The patent was filed in February and revealed late last week, and it’s actually pretty sophisticated: Apple’s intention is protect owners of lost or stolen iPhones from having the sensitive information they contain be exploited by criminal types. As more and more of us use our smartphones for more and more everyday stuff, we jam them full of “credit card information, social security numbers, banking information, home addresses,” and so on, and losing a phone means this data could be exposed and utilized improperly. Hence Apple’s patent idea is designed to protect consumers by disabling a phone and deleting this data.
But you may remember Apple already allows this with its “find my iPhone” service that also allows a remote wipe of the entire phone. This is true, but the current system is clunky and can be defeated–especially if a thief removes the phone’s SIM card and replaces it with a new one before it’s had time to “call home” to the Find My iPhone service. The system Apple proposes is much cleverer, and tries to detect “unauthorized” users–if it finds one it can instantly wipe the sensitive personal data on the phone, and then may even snap a geotagged photo of the perpetrator and upload the image to a remote security server without alerting the person what’s going on. It’s even designed to detect if a “hacking program” is being run, perhaps by picking up on the fact that the memory usage of the phone has suddenly leaped up from its habitual levels, and may even act to block the program, erase the phone or possibly permanently brick the device.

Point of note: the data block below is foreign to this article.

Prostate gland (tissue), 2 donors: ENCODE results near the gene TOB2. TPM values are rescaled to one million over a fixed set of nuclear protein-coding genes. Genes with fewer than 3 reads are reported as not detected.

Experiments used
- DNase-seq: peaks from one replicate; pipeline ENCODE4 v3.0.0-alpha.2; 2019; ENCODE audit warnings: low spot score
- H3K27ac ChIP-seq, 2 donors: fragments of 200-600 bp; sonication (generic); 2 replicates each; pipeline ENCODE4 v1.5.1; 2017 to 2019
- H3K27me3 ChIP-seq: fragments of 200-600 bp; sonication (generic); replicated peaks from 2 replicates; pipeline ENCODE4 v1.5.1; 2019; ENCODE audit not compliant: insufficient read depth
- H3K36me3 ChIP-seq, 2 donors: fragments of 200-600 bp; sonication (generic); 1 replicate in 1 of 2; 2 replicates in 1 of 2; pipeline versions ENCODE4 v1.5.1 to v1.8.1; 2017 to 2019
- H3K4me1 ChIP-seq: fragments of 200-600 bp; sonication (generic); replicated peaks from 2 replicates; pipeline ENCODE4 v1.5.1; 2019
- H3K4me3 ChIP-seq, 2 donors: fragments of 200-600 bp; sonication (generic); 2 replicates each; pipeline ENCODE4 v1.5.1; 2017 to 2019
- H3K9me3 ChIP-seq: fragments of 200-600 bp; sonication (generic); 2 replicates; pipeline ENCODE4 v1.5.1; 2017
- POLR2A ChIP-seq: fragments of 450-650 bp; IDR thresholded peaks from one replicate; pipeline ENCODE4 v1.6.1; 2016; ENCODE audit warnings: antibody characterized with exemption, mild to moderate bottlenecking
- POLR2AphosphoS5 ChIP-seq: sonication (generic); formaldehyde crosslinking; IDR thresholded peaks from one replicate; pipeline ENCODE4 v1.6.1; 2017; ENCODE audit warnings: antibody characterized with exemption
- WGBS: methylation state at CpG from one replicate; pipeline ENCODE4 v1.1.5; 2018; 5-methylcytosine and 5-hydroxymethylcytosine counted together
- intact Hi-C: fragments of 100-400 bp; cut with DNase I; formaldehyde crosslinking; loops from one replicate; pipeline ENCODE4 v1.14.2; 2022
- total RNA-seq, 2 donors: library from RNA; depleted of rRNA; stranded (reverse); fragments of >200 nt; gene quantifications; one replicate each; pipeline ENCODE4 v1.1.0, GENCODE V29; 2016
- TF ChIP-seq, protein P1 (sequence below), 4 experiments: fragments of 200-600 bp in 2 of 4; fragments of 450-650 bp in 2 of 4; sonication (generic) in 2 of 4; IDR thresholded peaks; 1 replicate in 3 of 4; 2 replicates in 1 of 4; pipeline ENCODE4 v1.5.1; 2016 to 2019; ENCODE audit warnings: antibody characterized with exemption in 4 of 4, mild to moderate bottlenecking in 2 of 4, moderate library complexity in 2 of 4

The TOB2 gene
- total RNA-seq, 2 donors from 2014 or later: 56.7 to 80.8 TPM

It all sounds good from a normal iPhone user point of view, supplying the kind of protection that is currently only dreamed about, and negating that horrible sinking feeling about all the red tape you’ll have to wade through when you lose your phone nowadays. Assuming Apple’s system is smart enough not to falsely detect a theft, and then lock you out of your own phone. But some people are worrying that the patent makes specific mention of detecting jailbreaks and acting to bar this activity too. It’s true that a thief may well jailbreak an iPhone, which explains why Apple mentions it in this security context but many users–including some pretty high-profile ones–jailbreak the unit for their own reasons. And some accusing fingers are being leveled against Apple, alleging that its desire to be Big Brother over how you use your iPhone is a terrible thing.
The trick is, Apple would never use this system to detect and bar jailbroken phones. Primarily, it’s because doing so is probably illegal: The right to jailbreak your device has just been confirmed in American courts, and Europe already has strict laws about anti-competitive lock-downs on hardware. Apple’s also acutely aware of its public image, and knows that clamping down on jailbreaks by this route would horribly harm its business. Like many patents, this move is more to protect Apple IP, and to allow it to implement clever systems that are something akin to these ideas in the future.
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